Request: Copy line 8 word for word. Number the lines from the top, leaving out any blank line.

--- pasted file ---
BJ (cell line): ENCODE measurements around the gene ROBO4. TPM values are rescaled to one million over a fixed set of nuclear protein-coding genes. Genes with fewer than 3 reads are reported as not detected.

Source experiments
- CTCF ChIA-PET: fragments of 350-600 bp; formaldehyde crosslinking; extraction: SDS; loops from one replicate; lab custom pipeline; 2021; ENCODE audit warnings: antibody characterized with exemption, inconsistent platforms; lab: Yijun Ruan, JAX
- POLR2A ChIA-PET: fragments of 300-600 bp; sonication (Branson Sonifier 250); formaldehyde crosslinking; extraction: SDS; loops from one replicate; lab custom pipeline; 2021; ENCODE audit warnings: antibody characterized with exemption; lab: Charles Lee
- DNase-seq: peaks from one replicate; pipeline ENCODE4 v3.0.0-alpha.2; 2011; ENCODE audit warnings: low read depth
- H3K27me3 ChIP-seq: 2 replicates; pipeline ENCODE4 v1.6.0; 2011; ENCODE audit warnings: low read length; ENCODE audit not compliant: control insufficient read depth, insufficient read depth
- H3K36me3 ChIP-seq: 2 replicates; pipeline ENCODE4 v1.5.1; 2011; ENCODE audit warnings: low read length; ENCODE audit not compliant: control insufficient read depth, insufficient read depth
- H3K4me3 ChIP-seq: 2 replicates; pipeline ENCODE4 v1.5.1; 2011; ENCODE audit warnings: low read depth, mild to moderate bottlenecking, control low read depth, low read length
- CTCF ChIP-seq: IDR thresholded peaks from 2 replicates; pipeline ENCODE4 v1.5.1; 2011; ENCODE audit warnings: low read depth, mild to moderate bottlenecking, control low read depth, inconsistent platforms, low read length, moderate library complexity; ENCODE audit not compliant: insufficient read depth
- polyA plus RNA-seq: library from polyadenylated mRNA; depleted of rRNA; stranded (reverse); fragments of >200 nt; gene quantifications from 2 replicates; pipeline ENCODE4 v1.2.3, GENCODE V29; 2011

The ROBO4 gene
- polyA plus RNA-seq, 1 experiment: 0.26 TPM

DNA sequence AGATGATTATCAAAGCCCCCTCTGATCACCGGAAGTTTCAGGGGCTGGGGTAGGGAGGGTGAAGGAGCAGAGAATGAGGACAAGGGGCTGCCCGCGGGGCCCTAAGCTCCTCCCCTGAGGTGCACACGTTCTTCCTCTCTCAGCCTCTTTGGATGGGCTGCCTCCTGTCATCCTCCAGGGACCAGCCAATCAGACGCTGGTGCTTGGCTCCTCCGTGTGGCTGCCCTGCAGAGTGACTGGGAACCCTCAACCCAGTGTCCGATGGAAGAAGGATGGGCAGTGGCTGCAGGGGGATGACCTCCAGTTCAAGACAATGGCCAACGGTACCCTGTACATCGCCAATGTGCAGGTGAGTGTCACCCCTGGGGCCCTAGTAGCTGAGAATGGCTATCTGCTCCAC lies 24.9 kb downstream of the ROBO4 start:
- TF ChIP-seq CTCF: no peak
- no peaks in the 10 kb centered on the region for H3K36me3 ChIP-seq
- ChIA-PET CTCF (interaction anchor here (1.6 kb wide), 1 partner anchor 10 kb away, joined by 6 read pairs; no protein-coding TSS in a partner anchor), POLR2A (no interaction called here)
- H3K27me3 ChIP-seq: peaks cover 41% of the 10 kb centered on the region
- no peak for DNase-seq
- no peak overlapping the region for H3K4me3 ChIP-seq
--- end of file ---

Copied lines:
- H3K4me3 ChIP-seq: 2 replicates; pipeline ENCODE4 v1.5.1; 2011; ENCODE audit warnings: low read depth, mild to moderate bottlenecking, control low read depth, low read length